On Sunday, July 9th, The Stan Greenspon Center hosted the launching of the ACLU’s Court Observer Training Program in Charlotte. The room was packed as twenty eight people attended, each wanting to learn how they could volunteer to serve as local court observers in You Charlotte’s Immigration Court. Why become a court observer? The program designers believe that “in a jurisdiction with some of the lowest asylum grant rates in the nation, we hope the presence of citizen observers will foster fairness and consistency in the courtrooms.” Furthermore, they argue that “observers provide much-needed community oversight in cases involving unrepresented respondents, particular for minors and non-English speakers.”
Why do We Need Immigration Court Observers?
Brent Johnson, an ACLU court observer and local engineer, and Maureen Abell, a local immigration attorney with Legal Services of Southern Piedmont, led the training. They both emphasized that the purpose of the training was to give some basic tools for non-attorneys to be able to observe an immigration court hearing and report on the proceedings and treatment of respondents, or those facing deportation proceedings. Brent emphasized that he truly believes having court observers present in the courtroom makes a difference to the process. He also believes that the judges are very aware that citizens are watching and concerned about the outcomes for the respondents.
Why is there a need to monitor the courtroom? Essentially, there are large discrepancies in the outcomes for those seen as potentially deportable. These discrepancies can be understood just by looking at the data nationally, regionally,and locally. It can even be observed when comparing the outcomes between different judges. For example, using statics between 2006 and 2014, the rate of approvals for relief for respondents was 79.3% in New York Immigration court versus 17.4% in Atlanta’s Immigration court. Regionally, Charlotte Immigration court denies respondents three out of four cases while Arlington Immigration court approves three out of four cases. In this case, both Charlotte and Arlington courts rely on the same regional law but have dramatically different outcomes.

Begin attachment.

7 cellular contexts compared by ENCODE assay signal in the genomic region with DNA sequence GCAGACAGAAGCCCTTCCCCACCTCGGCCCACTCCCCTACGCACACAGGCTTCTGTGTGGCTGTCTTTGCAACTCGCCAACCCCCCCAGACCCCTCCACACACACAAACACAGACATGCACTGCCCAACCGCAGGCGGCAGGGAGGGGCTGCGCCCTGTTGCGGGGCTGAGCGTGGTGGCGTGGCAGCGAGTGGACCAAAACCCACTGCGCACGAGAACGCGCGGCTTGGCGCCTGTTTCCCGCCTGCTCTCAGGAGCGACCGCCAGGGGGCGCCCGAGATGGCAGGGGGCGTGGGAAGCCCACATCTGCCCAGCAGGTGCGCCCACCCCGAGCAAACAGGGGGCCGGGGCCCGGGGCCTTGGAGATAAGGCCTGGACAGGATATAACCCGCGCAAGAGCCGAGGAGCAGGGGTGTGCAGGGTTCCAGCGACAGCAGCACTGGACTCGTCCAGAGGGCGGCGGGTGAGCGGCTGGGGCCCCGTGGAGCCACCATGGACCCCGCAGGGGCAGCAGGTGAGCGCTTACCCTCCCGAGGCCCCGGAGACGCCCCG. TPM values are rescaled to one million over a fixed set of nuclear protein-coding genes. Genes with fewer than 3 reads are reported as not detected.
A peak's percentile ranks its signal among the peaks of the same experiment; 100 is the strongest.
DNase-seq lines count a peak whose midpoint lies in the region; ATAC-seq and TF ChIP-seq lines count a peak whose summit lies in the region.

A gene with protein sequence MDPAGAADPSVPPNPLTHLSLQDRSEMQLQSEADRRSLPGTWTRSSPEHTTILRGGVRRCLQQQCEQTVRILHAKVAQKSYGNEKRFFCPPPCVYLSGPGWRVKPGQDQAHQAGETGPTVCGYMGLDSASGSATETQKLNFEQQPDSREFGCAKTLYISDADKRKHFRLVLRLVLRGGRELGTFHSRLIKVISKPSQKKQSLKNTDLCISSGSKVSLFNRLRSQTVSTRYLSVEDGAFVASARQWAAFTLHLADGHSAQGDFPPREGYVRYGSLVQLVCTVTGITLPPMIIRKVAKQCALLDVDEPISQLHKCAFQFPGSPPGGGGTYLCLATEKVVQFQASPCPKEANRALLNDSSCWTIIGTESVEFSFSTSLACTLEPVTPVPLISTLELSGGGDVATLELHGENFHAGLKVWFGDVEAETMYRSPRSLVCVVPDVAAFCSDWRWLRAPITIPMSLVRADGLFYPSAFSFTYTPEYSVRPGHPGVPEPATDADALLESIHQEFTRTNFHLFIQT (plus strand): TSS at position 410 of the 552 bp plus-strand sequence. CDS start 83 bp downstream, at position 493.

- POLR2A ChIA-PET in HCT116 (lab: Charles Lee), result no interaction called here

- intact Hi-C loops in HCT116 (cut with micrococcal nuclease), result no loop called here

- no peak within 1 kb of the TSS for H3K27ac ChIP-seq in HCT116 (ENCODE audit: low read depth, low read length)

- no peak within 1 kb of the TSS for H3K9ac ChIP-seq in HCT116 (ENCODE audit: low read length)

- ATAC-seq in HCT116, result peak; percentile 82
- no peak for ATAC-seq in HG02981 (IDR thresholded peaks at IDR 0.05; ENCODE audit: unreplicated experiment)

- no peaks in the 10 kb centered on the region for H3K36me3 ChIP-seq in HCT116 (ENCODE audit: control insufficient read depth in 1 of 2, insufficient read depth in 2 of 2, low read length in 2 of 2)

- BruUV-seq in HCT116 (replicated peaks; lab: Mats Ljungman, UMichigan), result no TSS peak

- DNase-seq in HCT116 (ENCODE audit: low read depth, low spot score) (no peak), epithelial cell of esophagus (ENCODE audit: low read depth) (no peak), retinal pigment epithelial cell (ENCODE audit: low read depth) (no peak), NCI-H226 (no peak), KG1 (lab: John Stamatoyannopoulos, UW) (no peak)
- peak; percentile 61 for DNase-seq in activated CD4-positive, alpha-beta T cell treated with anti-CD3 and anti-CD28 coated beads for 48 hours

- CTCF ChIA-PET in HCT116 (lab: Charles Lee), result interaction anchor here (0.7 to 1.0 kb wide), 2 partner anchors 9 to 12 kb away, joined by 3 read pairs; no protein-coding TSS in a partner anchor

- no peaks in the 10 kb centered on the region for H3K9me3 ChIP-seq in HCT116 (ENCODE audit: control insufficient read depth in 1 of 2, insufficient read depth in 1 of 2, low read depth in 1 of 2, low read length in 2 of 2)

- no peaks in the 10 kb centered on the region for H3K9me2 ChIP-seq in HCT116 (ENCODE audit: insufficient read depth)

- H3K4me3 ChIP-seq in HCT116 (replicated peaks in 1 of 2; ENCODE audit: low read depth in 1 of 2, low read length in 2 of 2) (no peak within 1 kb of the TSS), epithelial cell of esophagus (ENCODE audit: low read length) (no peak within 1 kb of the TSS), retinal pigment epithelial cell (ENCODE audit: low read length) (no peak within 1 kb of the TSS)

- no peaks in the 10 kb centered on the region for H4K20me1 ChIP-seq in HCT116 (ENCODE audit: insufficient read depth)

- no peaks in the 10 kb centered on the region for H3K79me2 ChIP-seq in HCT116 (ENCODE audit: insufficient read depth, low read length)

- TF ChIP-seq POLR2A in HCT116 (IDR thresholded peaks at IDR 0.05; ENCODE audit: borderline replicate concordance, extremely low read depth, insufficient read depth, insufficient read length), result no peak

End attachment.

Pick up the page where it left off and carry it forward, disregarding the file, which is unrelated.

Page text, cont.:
How to Be a Respectful Observer in Charlotte Immigration Court
Charlotte Immigration Court is located at 5701 Executive Center Drive. By law, citizens have access to the “Master Calendar” hearings. These hearings represent the various legal steps a respondent must take in order to get a trial to determine the legitimacy of their request for asylee or immigrant status, as well as various form of relief. Master Calendar hearings typically result in one of the following outcomes: more time granted i.e. a continuance, “voluntary” departure, order of removal — typically issued in absentia if a respondent does not show up for their hearing, or the possibility of relief through the scheduling of an individual hearing.
Brent and Maureen instructed the trainees on the importance of courtroom behavior etiquette. Particularly, it was important to be quiet, sit in the back, and dress appropriately. Likewise, it is equally important to not portray yourself as legal representation, to not bring a phone, to not record the proceedings, and most important, to not interact with respondents. This last point is particularly important as the courtroom is a very difficult place to navigate for respondents and you do not want them to confuse you or any information you provide with actual legal representation.
The training also focused on how to document the Master Calendar hearings. The trainers walked through some courtroom simulations and helped everyone identify areas of concern that would be helpful to record as an observer. They emphasized that court observers should take notes, ask questions, and really understand that their presence represents a last line of defense for those facing deportation.
Future ACLU Court Observer Trainings
If you are interested in becoming an ACLU court observer, please contact Lisa Wielunski at email@example.com. They are planning another training on July 26th at St. Peters Episcoal Church on Church and 7th St. at 6pm. You can sign up for the training here: https://goo.gl/forms/CmjRIf3mOtu9VBeH3 The Stan Greenspon Center looks forward to helping the ACLU grow this program and we plan to hold another training in August – details to be released shortly!